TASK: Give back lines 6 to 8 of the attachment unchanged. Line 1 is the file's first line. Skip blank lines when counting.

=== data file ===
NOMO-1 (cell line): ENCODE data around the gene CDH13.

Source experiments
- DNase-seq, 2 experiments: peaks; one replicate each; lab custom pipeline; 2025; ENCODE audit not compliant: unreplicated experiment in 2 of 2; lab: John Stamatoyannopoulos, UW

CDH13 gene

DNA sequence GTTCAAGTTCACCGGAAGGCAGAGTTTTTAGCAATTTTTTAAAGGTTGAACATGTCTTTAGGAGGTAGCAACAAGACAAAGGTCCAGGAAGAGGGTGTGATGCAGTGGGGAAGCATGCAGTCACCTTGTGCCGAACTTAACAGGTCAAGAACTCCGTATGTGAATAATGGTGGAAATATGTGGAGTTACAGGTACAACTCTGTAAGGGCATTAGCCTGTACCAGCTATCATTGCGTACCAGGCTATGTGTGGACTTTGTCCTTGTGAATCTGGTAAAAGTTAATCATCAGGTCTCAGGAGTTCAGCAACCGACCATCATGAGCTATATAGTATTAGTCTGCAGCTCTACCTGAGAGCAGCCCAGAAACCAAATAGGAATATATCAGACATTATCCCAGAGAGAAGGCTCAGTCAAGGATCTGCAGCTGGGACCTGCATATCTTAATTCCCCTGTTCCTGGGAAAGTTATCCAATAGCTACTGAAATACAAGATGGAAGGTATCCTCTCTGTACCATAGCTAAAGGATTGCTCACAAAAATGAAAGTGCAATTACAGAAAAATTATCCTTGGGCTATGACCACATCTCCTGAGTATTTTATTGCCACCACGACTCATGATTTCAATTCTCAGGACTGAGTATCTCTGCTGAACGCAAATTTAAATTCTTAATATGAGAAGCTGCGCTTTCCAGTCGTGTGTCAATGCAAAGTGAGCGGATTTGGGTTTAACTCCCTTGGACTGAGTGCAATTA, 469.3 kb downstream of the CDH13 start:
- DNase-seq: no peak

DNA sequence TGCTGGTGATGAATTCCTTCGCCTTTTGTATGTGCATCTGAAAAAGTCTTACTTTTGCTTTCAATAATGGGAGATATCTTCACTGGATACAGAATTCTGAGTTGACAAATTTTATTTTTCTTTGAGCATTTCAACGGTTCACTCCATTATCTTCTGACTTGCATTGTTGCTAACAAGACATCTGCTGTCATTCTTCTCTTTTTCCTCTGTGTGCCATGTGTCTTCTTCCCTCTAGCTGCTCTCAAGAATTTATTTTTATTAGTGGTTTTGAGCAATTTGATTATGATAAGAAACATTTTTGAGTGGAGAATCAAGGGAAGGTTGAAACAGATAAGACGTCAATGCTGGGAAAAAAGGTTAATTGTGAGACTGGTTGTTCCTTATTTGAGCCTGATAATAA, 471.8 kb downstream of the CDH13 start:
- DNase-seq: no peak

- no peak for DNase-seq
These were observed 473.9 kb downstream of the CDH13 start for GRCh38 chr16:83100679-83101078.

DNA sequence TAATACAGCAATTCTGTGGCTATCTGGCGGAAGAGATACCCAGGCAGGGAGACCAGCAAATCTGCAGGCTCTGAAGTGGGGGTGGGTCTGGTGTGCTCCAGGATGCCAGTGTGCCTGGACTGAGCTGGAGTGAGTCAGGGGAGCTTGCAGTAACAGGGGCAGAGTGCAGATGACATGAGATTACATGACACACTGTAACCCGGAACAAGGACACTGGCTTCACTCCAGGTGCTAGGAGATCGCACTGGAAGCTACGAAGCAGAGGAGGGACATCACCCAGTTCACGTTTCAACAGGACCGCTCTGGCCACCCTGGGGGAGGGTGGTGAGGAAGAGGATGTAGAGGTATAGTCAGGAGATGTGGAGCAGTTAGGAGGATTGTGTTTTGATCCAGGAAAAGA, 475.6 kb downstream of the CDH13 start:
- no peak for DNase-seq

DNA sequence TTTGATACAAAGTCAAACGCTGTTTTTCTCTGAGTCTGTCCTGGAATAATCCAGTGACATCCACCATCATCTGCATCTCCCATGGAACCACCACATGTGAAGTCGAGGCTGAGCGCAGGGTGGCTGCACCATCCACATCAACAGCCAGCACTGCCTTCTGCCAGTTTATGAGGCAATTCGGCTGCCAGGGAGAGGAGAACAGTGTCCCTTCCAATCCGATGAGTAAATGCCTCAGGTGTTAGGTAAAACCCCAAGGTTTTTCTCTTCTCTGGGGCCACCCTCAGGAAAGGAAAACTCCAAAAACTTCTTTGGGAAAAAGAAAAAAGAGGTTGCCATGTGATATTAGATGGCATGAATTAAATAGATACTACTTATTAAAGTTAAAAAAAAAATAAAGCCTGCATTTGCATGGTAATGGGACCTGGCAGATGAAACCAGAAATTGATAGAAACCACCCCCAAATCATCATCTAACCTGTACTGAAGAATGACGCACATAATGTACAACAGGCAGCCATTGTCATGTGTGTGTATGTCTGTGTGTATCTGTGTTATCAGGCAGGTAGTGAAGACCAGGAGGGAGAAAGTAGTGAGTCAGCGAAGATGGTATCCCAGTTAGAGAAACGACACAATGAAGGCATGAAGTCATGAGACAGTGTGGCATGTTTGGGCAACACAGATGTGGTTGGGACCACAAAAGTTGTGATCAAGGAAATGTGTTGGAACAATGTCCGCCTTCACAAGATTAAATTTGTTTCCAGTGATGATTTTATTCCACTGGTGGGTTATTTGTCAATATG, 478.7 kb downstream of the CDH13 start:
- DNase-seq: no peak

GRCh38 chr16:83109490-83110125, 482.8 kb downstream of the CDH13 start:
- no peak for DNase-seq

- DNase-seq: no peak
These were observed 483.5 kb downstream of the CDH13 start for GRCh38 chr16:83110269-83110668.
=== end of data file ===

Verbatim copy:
- DNase-seq: no peak

DNA sequence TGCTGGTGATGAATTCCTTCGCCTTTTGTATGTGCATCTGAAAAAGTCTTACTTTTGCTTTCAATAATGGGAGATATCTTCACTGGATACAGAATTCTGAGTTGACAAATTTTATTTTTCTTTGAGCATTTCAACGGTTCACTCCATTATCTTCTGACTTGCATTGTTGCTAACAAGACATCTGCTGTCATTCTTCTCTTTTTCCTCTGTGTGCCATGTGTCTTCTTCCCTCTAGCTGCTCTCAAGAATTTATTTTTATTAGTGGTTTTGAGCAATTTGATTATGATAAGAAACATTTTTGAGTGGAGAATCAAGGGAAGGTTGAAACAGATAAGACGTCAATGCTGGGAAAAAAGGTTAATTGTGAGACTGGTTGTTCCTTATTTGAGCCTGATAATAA, 471.8 kb downstream of the CDH13 start:
- DNase-seq: no peak